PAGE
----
There are four major commercial marinas in Russell County, including Lake Cumberland State Dock, with a fifth in the works.

“We are especially proud to note that there are more rental houseboats here in Russell County, Ky., than anywhere else in the nation and we just keep growing,” Marson said. “The waters have been up for three or four years now; that’s not even an issue. It was a PR nightmare, though, as people had the impression there was not enough water, and that was not the case.”

Near the water, amenities are on the rise also.

“This year, we will have a white sand beach for our visitors to enjoy,” said Carolyn Mounce, now in her 12th year as executive director of the Somerset-Pulaski County CVB. In response to many visitor requests, a Pulaski County Chamber Leadership class took on creating the beach as a special project.

Lake Cumberland is the main draw for visitors, Mounce said, but “we have loads of other things for our visitors to do,” she said, citing events such as the Crappie USA and FLW Bass tournaments, both in April, the annual Master Musicians Festival in July, and Somernites Cruise, a monthly car cruise and block party held April through October.

Still the houseboat capital

“At the boat and travel shows we attended in January and February, people were buying boats at the shows, people were buying campers,” Mounce said. “They wanted to talk about what’s happening in and around Lake Cumberland. I believe this summer will be another banner year and better than last year. And last year we were thrilled.”

Somerset native Chris Girdler, whose grandfather, Jim Sharpe, is credited with building the industry’s first houseboat in 1953, spearheaded recognition for the region when he served in the state Senate from 2012 to 2016.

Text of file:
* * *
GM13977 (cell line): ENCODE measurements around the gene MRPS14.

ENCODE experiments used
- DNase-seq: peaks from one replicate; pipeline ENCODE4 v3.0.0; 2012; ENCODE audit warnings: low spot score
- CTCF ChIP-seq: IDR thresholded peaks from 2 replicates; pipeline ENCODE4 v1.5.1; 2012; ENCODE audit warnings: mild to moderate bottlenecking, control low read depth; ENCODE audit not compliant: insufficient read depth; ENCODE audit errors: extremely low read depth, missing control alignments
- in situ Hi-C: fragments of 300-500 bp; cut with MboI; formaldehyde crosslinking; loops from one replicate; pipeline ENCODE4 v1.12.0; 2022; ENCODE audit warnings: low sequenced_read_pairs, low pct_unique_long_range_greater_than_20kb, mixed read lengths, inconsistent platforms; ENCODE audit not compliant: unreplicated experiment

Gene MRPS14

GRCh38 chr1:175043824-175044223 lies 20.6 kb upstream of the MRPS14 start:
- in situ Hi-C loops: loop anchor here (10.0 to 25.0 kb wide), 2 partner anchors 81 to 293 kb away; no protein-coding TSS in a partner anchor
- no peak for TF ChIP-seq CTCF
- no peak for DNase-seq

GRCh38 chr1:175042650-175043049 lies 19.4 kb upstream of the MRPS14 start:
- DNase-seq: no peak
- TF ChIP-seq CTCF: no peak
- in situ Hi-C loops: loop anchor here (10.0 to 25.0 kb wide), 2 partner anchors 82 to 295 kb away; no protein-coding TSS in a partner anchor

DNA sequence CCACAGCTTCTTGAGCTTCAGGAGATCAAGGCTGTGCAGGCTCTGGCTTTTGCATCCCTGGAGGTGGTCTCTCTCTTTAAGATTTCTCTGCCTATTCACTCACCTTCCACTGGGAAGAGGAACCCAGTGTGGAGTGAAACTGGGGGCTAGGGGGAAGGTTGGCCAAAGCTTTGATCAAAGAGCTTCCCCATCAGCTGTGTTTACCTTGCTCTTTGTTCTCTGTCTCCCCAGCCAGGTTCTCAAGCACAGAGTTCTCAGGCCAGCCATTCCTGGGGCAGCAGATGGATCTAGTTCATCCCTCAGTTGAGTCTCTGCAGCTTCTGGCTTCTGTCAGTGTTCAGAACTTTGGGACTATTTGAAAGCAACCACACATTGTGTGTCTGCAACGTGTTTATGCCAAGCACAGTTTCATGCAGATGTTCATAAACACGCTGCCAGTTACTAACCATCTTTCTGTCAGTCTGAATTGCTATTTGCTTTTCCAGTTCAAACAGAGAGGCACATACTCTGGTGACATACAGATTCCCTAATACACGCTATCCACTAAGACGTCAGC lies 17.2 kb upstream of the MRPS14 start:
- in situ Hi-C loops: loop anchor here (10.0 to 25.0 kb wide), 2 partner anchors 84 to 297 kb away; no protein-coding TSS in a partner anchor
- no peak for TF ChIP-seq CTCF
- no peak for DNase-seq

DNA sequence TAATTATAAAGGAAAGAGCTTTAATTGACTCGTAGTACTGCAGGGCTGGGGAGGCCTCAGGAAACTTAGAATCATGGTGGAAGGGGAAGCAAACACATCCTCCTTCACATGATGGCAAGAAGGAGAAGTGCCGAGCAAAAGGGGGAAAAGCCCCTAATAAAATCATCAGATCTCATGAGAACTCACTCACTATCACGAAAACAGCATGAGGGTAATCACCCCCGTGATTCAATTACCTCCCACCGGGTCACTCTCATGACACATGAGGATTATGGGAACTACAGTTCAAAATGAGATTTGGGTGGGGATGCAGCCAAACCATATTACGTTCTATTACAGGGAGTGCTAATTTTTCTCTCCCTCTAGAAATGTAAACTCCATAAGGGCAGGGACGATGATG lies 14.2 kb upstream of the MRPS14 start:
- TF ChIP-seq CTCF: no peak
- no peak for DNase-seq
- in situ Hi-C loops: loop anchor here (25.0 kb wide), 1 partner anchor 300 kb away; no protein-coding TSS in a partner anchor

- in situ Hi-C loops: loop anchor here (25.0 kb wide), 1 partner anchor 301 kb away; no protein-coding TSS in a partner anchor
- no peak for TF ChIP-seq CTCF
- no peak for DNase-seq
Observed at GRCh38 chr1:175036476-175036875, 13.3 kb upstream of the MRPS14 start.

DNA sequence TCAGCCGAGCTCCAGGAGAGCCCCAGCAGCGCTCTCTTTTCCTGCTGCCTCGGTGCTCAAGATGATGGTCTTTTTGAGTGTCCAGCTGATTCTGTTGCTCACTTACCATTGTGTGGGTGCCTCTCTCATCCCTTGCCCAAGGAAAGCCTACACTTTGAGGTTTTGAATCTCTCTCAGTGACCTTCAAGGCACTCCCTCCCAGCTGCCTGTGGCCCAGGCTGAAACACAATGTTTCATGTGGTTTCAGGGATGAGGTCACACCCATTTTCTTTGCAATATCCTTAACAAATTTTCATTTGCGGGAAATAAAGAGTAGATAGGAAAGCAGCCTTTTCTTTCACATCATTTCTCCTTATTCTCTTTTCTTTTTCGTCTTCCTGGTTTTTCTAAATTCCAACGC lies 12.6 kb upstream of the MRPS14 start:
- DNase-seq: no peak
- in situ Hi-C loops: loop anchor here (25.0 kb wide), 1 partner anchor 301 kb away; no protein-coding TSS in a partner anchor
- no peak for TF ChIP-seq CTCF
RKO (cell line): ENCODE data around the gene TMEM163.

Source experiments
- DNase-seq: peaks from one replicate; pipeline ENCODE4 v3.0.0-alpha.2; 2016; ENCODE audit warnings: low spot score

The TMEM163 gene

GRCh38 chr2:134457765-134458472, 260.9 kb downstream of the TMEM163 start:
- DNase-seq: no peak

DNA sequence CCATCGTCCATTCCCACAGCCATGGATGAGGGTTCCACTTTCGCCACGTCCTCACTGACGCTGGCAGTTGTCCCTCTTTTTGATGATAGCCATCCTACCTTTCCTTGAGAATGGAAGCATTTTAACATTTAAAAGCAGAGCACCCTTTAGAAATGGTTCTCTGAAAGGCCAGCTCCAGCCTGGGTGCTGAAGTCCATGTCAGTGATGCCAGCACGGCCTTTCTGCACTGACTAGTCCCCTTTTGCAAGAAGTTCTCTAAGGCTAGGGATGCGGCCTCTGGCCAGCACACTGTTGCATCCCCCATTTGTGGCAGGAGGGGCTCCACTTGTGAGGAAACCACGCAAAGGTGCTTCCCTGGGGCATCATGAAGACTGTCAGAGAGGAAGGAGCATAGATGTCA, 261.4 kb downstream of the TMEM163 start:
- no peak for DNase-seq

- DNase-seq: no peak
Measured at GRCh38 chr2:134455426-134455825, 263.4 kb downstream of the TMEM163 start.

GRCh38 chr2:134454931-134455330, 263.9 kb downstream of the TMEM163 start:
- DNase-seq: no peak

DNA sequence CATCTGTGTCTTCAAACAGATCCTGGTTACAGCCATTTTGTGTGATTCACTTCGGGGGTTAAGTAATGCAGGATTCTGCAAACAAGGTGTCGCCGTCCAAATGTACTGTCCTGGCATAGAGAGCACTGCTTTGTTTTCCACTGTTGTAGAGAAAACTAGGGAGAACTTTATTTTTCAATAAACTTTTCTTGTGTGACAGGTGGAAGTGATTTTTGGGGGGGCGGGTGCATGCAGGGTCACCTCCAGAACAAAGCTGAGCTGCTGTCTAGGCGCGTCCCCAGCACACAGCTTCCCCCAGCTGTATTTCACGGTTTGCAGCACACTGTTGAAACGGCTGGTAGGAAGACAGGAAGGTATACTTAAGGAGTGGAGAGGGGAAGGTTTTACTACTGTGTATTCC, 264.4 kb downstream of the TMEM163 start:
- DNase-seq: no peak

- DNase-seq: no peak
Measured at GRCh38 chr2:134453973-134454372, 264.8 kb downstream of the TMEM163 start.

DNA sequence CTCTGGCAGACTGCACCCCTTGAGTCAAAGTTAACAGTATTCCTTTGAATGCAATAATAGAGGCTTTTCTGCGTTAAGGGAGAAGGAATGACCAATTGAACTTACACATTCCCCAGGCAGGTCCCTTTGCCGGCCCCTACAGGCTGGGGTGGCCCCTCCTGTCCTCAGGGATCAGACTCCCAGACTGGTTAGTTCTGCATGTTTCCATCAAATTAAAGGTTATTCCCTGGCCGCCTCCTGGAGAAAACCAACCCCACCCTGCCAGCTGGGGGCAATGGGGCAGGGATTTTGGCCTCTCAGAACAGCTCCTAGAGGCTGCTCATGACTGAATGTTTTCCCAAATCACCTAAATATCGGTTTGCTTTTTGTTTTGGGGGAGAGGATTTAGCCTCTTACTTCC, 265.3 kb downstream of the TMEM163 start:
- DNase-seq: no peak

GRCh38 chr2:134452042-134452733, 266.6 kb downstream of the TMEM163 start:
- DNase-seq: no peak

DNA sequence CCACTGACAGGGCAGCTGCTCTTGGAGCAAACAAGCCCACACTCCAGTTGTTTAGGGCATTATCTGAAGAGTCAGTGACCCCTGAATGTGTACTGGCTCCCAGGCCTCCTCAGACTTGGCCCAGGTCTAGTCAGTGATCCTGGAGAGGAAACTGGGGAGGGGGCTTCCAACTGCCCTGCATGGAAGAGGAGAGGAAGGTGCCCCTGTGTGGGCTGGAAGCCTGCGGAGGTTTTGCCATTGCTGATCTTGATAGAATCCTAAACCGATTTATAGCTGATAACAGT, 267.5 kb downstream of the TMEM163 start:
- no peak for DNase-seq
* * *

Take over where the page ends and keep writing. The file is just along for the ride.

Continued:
In 2014, Gov. Steve Beshear signed a resolution designating Kentucky the Houseboat Capital of the World, and in 2016, Gov. Matt Bevin renamed the U.S. 90 bridge across the lake connecting Wayne and Pulaski counties as the Houseboat Capital of the World Bridge.

Girdler worked in his family’s Sharpe Houseboats business before his political career and in March 2017 became executive vice president at Trifecta Houseboats, which formed in 2014 when Stardust Cruisers, Sumerset Houseboats and Thoroughbred Houseboats merged. The three custom houseboat brand identities remain, but all are now manufactured in one facility in Monticello.

While a state senator, Girdler championed another tourism-related issue: pushing back the school year start date.

“I anticipate the governor signing this legislation into law soon,” he said in late March. “This will be a tremendous step in the right direction for tourism and our overall economy in Kentucky, as the early August school dates were costing us 6,000 jobs, $27 million in lost tax revenue and over $432 million in economic activity.”

The region’s custom houseboat construction sector “suffered tremendously during the latest economic recession, where we saw the cost of raw materials continuing to climb while the demand for the houseboats declined dramatically,” Girdler said. “We envision many better years ahead. The amount of interest and the uptick in our production and sales has grown a lot in the last year and most recently began to really increase.”

Lake Cumberland by the numbers

$224,767,324 tourism expenditures*

6,560 tourism industry employment*

63,000 surface acres of the lake

1,255 miles of meandering shoreline

101 miles, length of Lake Cumberland

9 commercial marinas

9 golf courses

2 state parks

* For the five counties surrounding Lake Cumberland

Source: 2015 Kentucky Tourism, Arts & Heritage Cabinet economic impact study 

Kathie Stamps is a correspondent for The Lane Report. She can be reached at [email protected].